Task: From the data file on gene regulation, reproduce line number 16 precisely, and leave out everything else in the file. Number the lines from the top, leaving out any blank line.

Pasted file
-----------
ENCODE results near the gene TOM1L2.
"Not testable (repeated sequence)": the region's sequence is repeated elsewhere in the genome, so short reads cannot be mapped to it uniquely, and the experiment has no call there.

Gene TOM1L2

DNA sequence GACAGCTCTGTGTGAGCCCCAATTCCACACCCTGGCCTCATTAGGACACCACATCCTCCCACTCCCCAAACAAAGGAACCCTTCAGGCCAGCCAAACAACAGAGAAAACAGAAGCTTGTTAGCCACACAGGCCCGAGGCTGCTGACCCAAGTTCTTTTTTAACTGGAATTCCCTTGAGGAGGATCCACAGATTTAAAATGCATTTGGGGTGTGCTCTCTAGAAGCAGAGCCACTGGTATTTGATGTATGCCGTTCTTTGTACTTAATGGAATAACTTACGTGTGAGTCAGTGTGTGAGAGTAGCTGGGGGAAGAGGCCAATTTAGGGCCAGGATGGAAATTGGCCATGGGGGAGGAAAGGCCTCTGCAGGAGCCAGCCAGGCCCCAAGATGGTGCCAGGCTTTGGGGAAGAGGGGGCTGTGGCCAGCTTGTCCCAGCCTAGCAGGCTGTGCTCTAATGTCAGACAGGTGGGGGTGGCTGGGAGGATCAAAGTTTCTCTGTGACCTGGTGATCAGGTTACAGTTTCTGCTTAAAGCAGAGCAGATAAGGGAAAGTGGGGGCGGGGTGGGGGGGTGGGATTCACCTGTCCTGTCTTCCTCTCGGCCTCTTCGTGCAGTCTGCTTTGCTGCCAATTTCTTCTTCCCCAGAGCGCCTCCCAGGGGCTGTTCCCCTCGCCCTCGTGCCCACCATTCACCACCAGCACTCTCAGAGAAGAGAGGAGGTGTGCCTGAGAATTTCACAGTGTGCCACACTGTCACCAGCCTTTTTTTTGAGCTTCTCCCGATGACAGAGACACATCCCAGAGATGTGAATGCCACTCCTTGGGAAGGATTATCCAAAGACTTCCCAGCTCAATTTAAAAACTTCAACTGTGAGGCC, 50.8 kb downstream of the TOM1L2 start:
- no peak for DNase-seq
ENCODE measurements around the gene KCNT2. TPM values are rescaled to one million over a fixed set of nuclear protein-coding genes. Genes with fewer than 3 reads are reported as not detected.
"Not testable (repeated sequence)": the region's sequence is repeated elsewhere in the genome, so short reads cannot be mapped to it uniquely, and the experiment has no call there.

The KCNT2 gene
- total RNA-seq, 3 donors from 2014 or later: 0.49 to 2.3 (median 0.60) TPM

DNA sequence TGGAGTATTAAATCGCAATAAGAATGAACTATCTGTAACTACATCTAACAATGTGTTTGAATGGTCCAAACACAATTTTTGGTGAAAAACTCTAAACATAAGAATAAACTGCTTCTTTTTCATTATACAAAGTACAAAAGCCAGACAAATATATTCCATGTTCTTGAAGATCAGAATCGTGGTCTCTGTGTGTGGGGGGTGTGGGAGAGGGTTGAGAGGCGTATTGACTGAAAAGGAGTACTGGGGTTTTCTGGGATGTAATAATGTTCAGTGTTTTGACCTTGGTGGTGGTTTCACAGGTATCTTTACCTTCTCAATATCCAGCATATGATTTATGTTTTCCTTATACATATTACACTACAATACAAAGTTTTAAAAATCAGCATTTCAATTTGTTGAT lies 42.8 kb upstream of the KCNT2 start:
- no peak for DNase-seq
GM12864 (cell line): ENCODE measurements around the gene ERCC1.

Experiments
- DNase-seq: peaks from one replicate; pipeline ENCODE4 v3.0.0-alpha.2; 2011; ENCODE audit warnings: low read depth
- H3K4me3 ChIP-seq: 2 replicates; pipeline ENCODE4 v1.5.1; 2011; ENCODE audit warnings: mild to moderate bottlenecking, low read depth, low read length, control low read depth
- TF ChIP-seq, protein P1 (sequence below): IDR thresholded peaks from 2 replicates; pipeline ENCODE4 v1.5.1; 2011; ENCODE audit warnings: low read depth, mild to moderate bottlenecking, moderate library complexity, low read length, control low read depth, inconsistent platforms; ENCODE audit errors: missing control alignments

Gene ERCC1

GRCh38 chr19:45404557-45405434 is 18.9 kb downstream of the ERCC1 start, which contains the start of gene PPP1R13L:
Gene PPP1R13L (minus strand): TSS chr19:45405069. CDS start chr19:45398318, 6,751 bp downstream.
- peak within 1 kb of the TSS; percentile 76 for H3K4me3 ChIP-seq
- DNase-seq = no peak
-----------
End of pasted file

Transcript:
- TF ChIP-seq, protein P1 (sequence below): IDR thresholded peaks from 2 replicates; pipeline ENCODE4 v1.5.1; 2011; ENCODE audit warnings: low read depth, mild to moderate bottlenecking, moderate library complexity, low read length, control low read depth, inconsistent platforms; ENCODE audit errors: missing control alignments